Jesse Marinoff Reyes:
The Beast From 20,000 Fathoms*
Warner Brothers, 1953 (poster art/design uncredited)
Directed by Eugène Lourié (1903-1991)
Visual Effects by Ray Harryhausen (b. 1920)
Farewell to Sci Fi Master, Ray Bradbury (1920-2012).
I’m very pleased to say that the first actual science fiction story I ever read—that was not in a comic book—was Ray Bradbury’s short story, “A Sound of Thunder” (originally published in a 1952 issue of Colliers), about time traveling “big game” hunters sent back to the Cretaceous to bag a Tyrannosaur. Despite its exquisite craftsmanship, it betrayed a smart-assed cynicism on the limitations of man that I found very truthful about the human condition—and a story worthy of an EC Comics issue of Weird Fantasy with artwork by Al Williamson or Wally Wood (for whom Bradbury would contribute on numerous occasions).
Bradbury’s influence on the comics, on other science fiction novels, and on the movies and television (and radio!) is everywhere. He contributed to all of those disciplines certainly, and spawned numerous imitators, homages, and “children of his thinking” that endures to this day. Episodes of Rod Serling’s Twilight Zone, or issues of Jim Warren’s Creepy, or the (sci fi) films of Steven Spielberg all owe a debt of gratitude to Bradbury. But whether you come to Bradbury indirectly, or via his many signature story collections or novels—the very foundation of American science fiction—Dark Carnival (Arkham House, 1947, his first), The Martian Chronicles (Doubleday, 1950), The Illustrated Man (Doubleday, 1951), Fahrenheit 451 (Ballantine, 1953), or Something Wicked This Way Comes (Simon & Schuster, 1962), and many, many more, you came to the right place.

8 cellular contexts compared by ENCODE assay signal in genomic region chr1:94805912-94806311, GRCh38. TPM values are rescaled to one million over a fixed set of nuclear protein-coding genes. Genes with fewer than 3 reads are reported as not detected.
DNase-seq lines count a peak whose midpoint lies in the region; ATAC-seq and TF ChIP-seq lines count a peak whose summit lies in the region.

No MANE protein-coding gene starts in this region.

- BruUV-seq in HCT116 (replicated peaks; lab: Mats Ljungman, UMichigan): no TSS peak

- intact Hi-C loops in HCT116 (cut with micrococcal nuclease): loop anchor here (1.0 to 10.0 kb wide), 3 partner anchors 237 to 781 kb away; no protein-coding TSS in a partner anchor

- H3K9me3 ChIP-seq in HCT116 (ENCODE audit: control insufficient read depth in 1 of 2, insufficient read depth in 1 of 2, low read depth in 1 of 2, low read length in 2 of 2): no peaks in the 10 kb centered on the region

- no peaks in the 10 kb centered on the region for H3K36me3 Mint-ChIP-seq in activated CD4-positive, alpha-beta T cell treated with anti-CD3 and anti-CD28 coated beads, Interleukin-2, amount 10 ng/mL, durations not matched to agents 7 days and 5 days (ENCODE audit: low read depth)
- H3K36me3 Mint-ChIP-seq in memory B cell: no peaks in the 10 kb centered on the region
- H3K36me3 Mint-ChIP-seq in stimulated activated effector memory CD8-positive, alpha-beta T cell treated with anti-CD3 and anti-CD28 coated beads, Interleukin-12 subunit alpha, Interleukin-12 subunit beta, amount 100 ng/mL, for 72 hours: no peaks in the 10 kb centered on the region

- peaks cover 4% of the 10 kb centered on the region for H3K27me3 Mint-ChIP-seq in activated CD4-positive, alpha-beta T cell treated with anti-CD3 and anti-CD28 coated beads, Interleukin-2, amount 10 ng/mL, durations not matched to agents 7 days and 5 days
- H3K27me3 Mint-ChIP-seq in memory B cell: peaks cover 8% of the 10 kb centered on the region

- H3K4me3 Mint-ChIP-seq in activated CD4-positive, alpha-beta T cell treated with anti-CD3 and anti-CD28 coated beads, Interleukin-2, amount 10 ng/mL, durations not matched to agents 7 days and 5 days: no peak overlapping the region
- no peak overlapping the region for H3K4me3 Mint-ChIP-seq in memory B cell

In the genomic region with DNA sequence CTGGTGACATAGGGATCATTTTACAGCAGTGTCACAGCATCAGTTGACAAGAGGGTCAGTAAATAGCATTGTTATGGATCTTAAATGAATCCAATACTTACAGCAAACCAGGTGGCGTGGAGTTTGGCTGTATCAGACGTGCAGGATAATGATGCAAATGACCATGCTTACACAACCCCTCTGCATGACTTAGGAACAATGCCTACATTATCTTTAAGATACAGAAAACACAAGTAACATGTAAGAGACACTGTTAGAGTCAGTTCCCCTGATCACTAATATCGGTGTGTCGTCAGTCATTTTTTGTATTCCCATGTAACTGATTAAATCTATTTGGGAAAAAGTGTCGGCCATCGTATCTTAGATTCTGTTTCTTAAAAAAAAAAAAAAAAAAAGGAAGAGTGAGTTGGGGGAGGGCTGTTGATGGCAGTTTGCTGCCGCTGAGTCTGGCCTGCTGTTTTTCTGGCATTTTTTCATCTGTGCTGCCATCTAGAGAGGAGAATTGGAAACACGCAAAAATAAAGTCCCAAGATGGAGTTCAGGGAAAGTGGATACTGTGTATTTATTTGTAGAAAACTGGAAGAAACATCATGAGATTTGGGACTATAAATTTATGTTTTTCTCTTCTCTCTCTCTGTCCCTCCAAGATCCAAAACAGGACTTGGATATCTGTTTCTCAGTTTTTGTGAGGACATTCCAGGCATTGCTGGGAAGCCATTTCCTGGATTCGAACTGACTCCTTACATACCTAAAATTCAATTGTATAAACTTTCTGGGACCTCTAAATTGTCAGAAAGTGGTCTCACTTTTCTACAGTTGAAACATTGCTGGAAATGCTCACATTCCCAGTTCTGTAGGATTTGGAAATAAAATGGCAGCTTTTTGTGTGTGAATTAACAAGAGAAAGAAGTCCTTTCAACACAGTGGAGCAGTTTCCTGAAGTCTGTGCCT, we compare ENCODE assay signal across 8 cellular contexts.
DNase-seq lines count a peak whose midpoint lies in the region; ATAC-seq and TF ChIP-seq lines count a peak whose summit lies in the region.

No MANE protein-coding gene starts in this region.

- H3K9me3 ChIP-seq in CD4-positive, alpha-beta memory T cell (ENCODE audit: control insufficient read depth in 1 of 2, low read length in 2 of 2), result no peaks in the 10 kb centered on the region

Since Bradbury’s short stories (many commissioned as magazine stories during the Magazine Golden Age) were what attracted me first to Bradbury, it comes as no surprise that another favorite of mine from Bradbury’s oeuvre would be director Eugène Lourié’s adaptation of “The Fog Horn” from the short story collection, The Golden Apples of the Sun, from 1953 (*published as “The Beast From 20,000 Fathoms” in the June 1951 issue of The Saturday Evening Post). Bradbury’s idea of a gigantic dinosaur emerging from the sea to wreck havoc before returning to the deep from whence it came was fleshed out with a typically 1950s atomic storyline: a (gigantic) dinosaur is aroused from some sort of freak hibernation by nuclear testing, to wreck havoc as he makes sporadic appearances from the arctic down to New England, ultimately to rise in New York Harbor to trash Manhattan—before being defeated and sent to its overdue extinction.
The film was a sensation—it’s tight storytelling and appealing characters, being slightly less-wooden than most of the Atomic Age “giant bug movies” and other monster fare at the drive-in—fueled by the spectacular work of Bradbury’s childhood friend, stop-motion effects innovator Ray Harryhausen, made for one of the classic monster films of the decade of the 1950s. Yet Harryhausen’s take on Bradbury’s dinosaur, the “Rhedosaurus” and the film would spawn a famous imitator, and by extension, another child of Bradbury’s influence: Japan and Toho Studio’s 1954 atomic dinosaur, “Gojira,” AKA Godzilla.